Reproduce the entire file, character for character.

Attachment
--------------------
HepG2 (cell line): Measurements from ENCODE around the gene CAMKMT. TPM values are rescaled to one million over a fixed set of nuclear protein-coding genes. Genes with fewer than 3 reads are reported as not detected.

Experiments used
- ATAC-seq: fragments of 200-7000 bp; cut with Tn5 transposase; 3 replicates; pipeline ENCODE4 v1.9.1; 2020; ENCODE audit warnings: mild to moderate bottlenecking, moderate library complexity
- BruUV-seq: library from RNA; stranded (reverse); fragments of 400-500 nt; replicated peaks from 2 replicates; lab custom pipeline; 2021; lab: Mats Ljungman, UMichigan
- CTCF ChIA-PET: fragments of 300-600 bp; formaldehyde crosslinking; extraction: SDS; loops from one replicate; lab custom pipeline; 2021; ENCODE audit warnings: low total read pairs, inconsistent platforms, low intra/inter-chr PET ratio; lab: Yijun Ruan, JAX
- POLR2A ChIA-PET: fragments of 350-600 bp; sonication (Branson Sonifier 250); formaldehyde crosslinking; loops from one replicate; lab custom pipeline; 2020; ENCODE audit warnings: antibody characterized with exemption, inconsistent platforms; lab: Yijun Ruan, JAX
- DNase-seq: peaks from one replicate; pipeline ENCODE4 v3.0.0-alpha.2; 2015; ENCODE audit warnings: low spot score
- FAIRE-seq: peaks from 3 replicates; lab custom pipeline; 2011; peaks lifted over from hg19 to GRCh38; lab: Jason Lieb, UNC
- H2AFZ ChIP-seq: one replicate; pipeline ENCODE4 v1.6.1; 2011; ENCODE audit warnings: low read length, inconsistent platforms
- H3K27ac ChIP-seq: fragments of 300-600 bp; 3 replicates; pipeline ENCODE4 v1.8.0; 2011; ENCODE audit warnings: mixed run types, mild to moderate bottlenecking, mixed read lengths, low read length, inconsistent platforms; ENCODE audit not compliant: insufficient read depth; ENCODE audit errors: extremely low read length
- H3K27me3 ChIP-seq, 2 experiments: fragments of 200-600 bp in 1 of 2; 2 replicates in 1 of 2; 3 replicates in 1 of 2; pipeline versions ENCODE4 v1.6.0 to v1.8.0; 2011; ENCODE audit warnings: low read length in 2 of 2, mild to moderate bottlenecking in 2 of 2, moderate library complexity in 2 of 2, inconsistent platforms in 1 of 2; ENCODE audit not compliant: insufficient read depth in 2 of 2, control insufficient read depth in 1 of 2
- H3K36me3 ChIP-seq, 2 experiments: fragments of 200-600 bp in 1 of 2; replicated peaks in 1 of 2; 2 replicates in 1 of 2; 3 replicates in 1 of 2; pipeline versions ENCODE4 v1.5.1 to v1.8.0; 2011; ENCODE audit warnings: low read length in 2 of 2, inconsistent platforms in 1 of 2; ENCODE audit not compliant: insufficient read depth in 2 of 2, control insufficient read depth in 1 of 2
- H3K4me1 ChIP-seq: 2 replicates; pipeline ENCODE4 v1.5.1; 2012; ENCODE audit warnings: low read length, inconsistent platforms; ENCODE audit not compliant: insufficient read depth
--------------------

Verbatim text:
HepG2 (cell line): Measurements from ENCODE around the gene CAMKMT. TPM values are rescaled to one million over a fixed set of nuclear protein-coding genes. Genes with fewer than 3 reads are reported as not detected.

Experiments used
- ATAC-seq: fragments of 200-7000 bp; cut with Tn5 transposase; 3 replicates; pipeline ENCODE4 v1.9.1; 2020; ENCODE audit warnings: mild to moderate bottlenecking, moderate library complexity
- BruUV-seq: library from RNA; stranded (reverse); fragments of 400-500 nt; replicated peaks from 2 replicates; lab custom pipeline; 2021; lab: Mats Ljungman, UMichigan
- CTCF ChIA-PET: fragments of 300-600 bp; formaldehyde crosslinking; extraction: SDS; loops from one replicate; lab custom pipeline; 2021; ENCODE audit warnings: low total read pairs, inconsistent platforms, low intra/inter-chr PET ratio; lab: Yijun Ruan, JAX
- POLR2A ChIA-PET: fragments of 350-600 bp; sonication (Branson Sonifier 250); formaldehyde crosslinking; loops from one replicate; lab custom pipeline; 2020; ENCODE audit warnings: antibody characterized with exemption, inconsistent platforms; lab: Yijun Ruan, JAX
- DNase-seq: peaks from one replicate; pipeline ENCODE4 v3.0.0-alpha.2; 2015; ENCODE audit warnings: low spot score
- FAIRE-seq: peaks from 3 replicates; lab custom pipeline; 2011; peaks lifted over from hg19 to GRCh38; lab: Jason Lieb, UNC
- H2AFZ ChIP-seq: one replicate; pipeline ENCODE4 v1.6.1; 2011; ENCODE audit warnings: low read length, inconsistent platforms
- H3K27ac ChIP-seq: fragments of 300-600 bp; 3 replicates; pipeline ENCODE4 v1.8.0; 2011; ENCODE audit warnings: mixed run types, mild to moderate bottlenecking, mixed read lengths, low read length, inconsistent platforms; ENCODE audit not compliant: insufficient read depth; ENCODE audit errors: extremely low read length
- H3K27me3 ChIP-seq, 2 experiments: fragments of 200-600 bp in 1 of 2; 2 replicates in 1 of 2; 3 replicates in 1 of 2; pipeline versions ENCODE4 v1.6.0 to v1.8.0; 2011; ENCODE audit warnings: low read length in 2 of 2, mild to moderate bottlenecking in 2 of 2, moderate library complexity in 2 of 2, inconsistent platforms in 1 of 2; ENCODE audit not compliant: insufficient read depth in 2 of 2, control insufficient read depth in 1 of 2
- H3K36me3 ChIP-seq, 2 experiments: fragments of 200-600 bp in 1 of 2; replicated peaks in 1 of 2; 2 replicates in 1 of 2; 3 replicates in 1 of 2; pipeline versions ENCODE4 v1.5.1 to v1.8.0; 2011; ENCODE audit warnings: low read length in 2 of 2, inconsistent platforms in 1 of 2; ENCODE audit not compliant: insufficient read depth in 2 of 2, control insufficient read depth in 1 of 2
- H3K4me1 ChIP-seq: 2 replicates; pipeline ENCODE4 v1.5.1; 2012; ENCODE audit warnings: low read length, inconsistent platforms; ENCODE audit not compliant: insufficient read depth